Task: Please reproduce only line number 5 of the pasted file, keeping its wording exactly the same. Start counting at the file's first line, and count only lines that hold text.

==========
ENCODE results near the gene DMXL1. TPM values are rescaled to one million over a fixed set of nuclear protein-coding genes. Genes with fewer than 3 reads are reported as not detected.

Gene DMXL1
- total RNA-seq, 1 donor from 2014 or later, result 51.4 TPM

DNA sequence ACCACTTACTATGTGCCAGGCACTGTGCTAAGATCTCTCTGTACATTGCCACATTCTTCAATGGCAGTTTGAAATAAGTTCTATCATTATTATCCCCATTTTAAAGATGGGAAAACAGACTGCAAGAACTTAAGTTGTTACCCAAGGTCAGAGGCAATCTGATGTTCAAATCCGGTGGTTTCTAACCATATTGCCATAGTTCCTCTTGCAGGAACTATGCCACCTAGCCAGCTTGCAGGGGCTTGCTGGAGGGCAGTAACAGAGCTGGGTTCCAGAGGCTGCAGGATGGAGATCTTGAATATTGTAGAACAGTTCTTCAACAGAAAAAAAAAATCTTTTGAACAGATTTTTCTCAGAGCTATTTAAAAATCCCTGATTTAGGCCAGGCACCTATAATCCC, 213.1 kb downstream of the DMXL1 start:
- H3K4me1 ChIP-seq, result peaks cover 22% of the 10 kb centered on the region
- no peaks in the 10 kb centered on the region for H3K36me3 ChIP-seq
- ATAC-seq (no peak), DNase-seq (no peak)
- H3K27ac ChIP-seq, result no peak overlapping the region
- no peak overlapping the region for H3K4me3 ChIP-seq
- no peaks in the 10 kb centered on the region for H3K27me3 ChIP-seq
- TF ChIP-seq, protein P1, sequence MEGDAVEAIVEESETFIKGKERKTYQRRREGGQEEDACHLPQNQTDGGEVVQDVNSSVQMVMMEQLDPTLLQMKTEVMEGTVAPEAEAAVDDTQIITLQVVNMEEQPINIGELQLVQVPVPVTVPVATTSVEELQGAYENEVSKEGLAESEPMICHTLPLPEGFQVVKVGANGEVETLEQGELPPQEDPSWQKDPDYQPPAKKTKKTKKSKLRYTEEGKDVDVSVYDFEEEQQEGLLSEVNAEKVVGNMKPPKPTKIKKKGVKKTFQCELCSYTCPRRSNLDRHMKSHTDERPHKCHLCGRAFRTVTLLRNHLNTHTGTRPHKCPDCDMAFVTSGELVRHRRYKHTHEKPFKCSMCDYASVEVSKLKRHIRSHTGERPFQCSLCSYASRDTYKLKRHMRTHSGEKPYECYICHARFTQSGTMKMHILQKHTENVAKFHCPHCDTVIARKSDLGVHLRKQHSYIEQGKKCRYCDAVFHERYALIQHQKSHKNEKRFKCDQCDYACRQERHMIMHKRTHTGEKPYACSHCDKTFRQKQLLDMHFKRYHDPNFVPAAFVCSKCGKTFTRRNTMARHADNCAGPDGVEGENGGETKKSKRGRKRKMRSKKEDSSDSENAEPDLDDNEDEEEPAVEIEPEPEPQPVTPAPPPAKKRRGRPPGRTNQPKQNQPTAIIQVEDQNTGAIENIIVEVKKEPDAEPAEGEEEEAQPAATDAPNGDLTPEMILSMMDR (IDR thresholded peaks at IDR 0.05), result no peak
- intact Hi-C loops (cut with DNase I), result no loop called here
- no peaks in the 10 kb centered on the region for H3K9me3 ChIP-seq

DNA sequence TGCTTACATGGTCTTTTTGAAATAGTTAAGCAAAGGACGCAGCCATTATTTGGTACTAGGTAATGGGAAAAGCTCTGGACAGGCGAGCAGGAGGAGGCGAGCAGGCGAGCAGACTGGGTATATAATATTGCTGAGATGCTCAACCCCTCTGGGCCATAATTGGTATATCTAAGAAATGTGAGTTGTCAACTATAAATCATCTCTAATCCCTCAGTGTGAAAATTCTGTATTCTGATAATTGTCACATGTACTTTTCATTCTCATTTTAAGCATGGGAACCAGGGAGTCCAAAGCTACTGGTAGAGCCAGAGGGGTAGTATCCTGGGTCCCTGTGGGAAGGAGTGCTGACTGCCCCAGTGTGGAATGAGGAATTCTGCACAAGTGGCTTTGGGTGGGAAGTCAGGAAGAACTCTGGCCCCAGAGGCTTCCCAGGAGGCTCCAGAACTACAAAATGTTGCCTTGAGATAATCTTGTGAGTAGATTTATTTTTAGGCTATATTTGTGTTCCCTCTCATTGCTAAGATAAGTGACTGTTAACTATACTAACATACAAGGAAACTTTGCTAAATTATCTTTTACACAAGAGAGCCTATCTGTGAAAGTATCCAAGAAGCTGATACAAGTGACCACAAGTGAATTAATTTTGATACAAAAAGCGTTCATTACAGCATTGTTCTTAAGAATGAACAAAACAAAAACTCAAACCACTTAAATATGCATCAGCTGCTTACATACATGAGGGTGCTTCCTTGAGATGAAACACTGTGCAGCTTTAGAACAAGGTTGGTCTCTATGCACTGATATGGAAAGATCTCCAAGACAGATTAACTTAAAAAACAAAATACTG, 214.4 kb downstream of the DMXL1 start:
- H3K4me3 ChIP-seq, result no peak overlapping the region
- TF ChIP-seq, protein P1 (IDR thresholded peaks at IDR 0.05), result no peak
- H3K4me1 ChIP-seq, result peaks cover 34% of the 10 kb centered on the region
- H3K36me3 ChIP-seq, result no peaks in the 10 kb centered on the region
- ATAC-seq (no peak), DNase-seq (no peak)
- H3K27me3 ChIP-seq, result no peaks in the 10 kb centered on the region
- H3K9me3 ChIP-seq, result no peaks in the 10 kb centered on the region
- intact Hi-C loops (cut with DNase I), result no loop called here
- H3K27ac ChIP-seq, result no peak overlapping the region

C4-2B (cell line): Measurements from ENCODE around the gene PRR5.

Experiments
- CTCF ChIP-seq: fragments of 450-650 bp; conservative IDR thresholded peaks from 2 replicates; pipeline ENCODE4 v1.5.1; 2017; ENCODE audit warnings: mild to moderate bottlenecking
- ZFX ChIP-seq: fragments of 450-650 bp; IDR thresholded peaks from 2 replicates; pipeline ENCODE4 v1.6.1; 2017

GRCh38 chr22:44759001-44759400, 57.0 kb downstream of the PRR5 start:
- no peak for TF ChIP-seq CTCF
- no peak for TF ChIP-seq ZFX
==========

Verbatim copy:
- H3K4me1 ChIP-seq, result peaks cover 22% of the 10 kb centered on the region